Black Country broadband project receives £1.2 million boostLast updated on: April 19, 2017, Author: Editorial Team
Black Country businesses are being urged to make the most of the new superfast broadband technology being rolled out across the region.
The multi-million pound Black Country Broadband Project – led by the Black Country Local Enterprise Partnership (LEP) and BT – has now reached another major milestone, making faster fibre broadband available to more than 40,000 local premises.
The partnership has also secured additional investment for the area from the LEP, the Government’s Broadband Delivery UK (BDUK) programme and BT, where an extra £1.2 million will enable the Black Country Broadband Project to make the technology available to an additional 2,000 local premises.
Areas to benefit from the recent move include Blackheath, Brierley Hill, Cradley Heath, Dudley, Halesowen, Kingswinford, Lye, Sedgley and Stourbridge.
Ninder Johal, board member for the Black Country LEP, said: “The Black Country Broadband Project is making terrific progress, but we’re keen for more local people to take advantage and upgrade their broadband service, which they can do at little or no extra cost, to ensure they don’t get left behind in a world where so many things rely on us having access to fast, reliable broadband.”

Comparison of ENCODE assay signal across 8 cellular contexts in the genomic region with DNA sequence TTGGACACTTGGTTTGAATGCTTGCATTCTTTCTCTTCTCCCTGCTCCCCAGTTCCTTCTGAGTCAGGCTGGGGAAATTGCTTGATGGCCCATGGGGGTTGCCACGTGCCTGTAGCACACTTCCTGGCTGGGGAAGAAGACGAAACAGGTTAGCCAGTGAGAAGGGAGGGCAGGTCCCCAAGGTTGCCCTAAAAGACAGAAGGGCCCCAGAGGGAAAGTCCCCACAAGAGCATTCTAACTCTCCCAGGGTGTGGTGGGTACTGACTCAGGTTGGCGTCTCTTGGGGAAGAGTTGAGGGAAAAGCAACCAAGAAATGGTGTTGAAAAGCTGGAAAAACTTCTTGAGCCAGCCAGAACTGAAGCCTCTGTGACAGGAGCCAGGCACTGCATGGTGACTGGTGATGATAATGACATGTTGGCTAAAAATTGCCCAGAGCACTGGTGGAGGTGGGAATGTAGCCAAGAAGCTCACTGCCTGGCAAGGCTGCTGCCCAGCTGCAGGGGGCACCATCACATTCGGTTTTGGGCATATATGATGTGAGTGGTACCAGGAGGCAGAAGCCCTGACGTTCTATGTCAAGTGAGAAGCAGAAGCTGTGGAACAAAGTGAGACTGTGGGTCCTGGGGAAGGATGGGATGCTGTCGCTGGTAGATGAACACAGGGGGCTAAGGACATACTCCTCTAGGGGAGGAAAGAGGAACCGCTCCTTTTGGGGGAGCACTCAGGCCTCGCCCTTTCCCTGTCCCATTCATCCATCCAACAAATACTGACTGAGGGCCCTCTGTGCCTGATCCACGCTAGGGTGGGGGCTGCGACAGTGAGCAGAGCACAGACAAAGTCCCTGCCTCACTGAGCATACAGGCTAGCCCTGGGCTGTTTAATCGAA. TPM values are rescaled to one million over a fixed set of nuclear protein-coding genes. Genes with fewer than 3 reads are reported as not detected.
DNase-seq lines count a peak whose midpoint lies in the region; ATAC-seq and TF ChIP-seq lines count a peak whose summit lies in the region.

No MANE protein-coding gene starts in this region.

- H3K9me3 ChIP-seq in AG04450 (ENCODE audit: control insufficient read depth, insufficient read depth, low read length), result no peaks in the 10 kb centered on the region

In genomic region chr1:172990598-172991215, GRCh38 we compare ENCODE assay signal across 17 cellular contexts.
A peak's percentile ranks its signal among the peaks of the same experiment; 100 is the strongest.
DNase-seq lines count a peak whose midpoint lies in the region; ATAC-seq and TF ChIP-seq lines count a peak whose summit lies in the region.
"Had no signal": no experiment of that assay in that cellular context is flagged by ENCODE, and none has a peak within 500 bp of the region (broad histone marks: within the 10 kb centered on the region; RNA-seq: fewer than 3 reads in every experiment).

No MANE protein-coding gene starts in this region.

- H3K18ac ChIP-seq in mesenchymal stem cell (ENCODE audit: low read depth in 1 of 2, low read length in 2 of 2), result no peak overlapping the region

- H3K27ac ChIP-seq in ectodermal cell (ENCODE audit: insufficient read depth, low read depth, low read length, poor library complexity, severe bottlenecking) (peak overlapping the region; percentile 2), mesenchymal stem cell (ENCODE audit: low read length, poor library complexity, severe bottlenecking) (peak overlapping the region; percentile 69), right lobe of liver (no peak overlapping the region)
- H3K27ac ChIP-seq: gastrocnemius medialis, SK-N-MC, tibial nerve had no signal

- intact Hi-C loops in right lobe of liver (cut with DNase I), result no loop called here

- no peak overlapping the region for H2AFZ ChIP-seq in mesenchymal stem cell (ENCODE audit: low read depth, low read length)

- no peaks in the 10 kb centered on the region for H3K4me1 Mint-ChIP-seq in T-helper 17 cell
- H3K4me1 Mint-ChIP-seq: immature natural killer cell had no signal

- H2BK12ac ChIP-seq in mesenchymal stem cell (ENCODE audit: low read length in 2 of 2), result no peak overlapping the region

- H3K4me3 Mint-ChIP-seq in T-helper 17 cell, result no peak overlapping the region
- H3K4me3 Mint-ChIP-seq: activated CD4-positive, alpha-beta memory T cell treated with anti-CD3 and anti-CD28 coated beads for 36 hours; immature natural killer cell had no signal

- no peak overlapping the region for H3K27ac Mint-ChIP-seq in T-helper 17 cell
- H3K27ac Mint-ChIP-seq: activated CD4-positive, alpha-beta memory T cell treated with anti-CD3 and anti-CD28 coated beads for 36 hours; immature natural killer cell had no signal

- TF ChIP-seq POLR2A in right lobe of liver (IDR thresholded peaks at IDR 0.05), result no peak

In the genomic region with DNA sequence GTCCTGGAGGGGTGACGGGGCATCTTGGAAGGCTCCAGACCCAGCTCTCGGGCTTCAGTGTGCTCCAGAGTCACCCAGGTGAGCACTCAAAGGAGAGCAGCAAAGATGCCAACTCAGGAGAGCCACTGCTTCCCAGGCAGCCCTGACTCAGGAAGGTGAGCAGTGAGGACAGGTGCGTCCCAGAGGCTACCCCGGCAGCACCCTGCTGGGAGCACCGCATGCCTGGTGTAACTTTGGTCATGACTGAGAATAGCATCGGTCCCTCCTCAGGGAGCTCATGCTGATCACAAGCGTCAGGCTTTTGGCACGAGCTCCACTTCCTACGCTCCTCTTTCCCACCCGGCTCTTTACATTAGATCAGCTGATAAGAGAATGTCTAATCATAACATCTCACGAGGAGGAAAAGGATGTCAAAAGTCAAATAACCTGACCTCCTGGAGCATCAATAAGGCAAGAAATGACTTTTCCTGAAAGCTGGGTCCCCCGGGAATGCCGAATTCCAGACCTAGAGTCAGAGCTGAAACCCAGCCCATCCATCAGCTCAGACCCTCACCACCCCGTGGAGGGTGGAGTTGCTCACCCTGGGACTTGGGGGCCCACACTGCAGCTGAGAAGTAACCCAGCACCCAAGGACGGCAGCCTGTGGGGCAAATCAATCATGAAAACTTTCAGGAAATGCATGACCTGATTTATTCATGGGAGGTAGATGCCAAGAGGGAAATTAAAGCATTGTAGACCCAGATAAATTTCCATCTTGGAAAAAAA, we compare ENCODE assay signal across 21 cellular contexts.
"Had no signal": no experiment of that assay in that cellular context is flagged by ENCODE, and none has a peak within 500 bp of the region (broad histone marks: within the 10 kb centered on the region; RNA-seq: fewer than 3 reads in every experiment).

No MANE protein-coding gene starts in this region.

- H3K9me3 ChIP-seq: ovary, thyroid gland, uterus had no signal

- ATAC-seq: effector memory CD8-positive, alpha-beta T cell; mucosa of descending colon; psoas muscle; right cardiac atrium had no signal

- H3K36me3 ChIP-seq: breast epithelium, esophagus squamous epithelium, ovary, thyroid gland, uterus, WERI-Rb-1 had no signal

So far, engineers from Openreach – the local network business which is part of BT group – have installed nearly 200,000 kilometres of optical fibre and around 370 fibre broadband road-side cabinets for the Black Country Broadband Project, which is part of the Government’s BDUK programme.
The Black Country Broadband Project was launched to bring fibre broadband to areas of the region that are not already able to access faster fibre broadband as a result of any commercial roll-outs of fibre broadband by the private sector.